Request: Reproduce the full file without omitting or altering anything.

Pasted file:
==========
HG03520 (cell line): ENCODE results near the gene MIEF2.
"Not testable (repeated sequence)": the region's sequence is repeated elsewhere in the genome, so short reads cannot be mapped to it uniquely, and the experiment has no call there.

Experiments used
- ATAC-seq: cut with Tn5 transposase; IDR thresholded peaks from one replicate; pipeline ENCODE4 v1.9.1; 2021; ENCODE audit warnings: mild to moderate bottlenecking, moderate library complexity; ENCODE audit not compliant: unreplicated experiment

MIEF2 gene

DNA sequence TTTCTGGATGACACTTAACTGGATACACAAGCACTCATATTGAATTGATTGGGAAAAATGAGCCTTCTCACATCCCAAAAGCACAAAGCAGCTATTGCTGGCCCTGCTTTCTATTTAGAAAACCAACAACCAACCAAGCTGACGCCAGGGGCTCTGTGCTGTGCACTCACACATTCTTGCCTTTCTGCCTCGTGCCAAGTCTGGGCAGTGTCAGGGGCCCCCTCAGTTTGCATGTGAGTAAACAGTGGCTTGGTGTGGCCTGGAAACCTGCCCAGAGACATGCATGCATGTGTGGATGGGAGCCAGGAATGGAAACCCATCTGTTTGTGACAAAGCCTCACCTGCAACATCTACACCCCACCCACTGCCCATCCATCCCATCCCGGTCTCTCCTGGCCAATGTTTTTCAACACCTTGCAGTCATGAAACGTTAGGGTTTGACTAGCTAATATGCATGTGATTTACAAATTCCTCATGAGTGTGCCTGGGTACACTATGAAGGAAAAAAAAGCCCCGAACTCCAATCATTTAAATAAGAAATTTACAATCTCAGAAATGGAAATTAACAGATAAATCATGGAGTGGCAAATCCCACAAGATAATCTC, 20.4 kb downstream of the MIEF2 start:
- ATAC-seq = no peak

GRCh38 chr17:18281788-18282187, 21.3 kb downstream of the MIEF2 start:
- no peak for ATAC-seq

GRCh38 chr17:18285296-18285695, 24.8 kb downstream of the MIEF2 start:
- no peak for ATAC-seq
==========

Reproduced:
HG03520 (cell line): ENCODE results near the gene MIEF2.
"Not testable (repeated sequence)": the region's sequence is repeated elsewhere in the genome, so short reads cannot be mapped to it uniquely, and the experiment has no call there.

Experiments used
- ATAC-seq: cut with Tn5 transposase; IDR thresholded peaks from one replicate; pipeline ENCODE4 v1.9.1; 2021; ENCODE audit warnings: mild to moderate bottlenecking, moderate library complexity; ENCODE audit not compliant: unreplicated experiment

MIEF2 gene

DNA sequence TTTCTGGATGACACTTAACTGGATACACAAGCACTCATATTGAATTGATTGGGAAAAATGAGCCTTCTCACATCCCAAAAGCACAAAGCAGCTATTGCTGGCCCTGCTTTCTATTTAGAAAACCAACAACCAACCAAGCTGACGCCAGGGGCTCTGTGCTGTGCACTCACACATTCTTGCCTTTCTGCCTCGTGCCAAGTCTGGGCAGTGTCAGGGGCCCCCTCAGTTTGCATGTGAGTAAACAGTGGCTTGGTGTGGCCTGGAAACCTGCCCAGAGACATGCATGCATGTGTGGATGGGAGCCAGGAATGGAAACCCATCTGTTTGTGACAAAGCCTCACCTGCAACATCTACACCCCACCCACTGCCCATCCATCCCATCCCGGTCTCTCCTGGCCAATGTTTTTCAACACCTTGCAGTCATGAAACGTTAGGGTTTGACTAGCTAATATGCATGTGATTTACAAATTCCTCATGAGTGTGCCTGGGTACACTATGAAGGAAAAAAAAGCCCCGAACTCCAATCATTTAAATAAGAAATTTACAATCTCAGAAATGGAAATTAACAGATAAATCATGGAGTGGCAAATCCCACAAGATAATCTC, 20.4 kb downstream of the MIEF2 start:
- ATAC-seq = no peak

GRCh38 chr17:18281788-18282187, 21.3 kb downstream of the MIEF2 start:
- no peak for ATAC-seq

GRCh38 chr17:18285296-18285695, 24.8 kb downstream of the MIEF2 start:
- no peak for ATAC-seq